Confessing to the Blab Droid

I like John Campbell’s work. It’s always interesting.

The abstract for his last book starts like this: “A blab droid is a robot with a body shaped like a pizza box, a pair of treads, and a smiley face. Guided by an onboard video camera, it roams hotel lobbies and conference centers, asking questions in the voice of a seven-year-old. “Can you help me?” “What is the worst thing you’ve ever done?” “Who in the world do you love most?” People pour their hearts out in response. This droid prompts the question of what we can hope from social robots. Might they provide humanlike friendship?”

Campbell thinks not. He has a philosophical reason, and it’s very plausible.

Blabdroid, Belgeselci robot | Roboloko
Bless me, blab droid, for I have sinned…

But I got stuck at this intro. WHY do people pour their hearts out to the blab droid? Do we, as the Catholic church discerned, have an inate desire to confess? Or are we all such egotists that we can’t help talking about ourselves? And like social media, the blab droid raises an ethical question. What happens to the answers it receives? What happens to the DATA? If you tell the blab droid/confessor your secrets, where do your secrets go? Who gets to access them, and what will they do with them?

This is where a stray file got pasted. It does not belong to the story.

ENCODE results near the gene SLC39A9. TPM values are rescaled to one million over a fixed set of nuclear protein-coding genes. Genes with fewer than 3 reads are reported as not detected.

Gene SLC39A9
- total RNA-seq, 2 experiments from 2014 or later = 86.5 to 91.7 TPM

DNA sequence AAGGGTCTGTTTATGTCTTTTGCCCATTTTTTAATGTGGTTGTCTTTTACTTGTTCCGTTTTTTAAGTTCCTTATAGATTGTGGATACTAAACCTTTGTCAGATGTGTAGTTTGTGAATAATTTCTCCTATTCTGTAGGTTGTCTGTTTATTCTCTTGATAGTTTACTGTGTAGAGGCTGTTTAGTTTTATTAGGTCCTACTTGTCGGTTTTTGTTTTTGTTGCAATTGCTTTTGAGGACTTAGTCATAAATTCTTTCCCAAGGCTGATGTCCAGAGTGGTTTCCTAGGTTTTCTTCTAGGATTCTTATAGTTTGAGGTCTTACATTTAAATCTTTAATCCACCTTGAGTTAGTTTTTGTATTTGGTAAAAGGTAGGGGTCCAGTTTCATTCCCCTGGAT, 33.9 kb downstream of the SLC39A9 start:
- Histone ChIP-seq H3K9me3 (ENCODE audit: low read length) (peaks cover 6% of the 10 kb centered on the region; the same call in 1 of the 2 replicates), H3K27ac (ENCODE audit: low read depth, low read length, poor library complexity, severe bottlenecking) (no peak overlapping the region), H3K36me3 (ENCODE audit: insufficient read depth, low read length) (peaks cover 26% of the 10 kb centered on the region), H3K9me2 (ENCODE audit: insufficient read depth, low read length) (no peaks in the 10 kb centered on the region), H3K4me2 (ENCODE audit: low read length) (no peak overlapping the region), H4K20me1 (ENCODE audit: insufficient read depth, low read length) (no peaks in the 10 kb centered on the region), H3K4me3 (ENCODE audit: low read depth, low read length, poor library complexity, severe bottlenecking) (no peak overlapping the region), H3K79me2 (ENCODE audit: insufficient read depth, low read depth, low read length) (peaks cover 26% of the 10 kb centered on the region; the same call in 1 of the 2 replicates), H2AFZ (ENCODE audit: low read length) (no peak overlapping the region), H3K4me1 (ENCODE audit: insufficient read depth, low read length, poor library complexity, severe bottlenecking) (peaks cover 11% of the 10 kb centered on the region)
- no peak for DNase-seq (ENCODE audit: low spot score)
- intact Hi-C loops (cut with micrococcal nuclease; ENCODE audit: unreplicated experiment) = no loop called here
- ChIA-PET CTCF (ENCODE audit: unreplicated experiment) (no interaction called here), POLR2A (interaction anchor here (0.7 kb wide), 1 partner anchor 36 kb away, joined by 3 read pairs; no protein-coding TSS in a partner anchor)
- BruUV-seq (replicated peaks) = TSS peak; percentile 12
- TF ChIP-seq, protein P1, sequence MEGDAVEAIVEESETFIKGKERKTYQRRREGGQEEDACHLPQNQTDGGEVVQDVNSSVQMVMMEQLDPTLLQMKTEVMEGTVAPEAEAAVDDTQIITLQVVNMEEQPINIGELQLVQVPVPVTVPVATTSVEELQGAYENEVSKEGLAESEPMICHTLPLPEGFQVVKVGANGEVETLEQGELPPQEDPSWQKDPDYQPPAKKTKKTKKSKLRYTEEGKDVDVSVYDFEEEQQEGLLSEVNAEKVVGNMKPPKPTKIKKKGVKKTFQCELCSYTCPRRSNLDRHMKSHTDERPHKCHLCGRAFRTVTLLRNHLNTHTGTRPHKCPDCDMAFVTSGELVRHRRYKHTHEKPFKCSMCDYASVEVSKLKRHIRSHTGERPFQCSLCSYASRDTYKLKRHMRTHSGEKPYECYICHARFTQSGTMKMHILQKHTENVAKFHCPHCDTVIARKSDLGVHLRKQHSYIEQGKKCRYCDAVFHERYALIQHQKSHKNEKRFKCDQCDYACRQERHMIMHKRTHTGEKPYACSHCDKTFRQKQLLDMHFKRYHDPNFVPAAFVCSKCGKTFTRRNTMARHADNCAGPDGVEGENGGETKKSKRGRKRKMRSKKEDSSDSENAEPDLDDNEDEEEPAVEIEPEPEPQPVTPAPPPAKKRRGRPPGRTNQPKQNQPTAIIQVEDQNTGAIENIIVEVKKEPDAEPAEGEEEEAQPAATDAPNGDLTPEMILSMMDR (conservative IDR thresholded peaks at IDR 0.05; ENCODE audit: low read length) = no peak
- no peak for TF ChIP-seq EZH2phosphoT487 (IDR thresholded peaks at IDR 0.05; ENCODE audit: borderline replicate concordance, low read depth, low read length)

Forget the droid, and its fascinating ability to expose the universality of both human egotism and loneliness. Social media is the real blab droid, and it doesn’t even need to ask us questions in little girl voices to make us confess. But the same issues apply. Where does the data go? What happens between me posting this on Facebook and Mark Zuckerberg banking his next billion? Shouldn’t we know?

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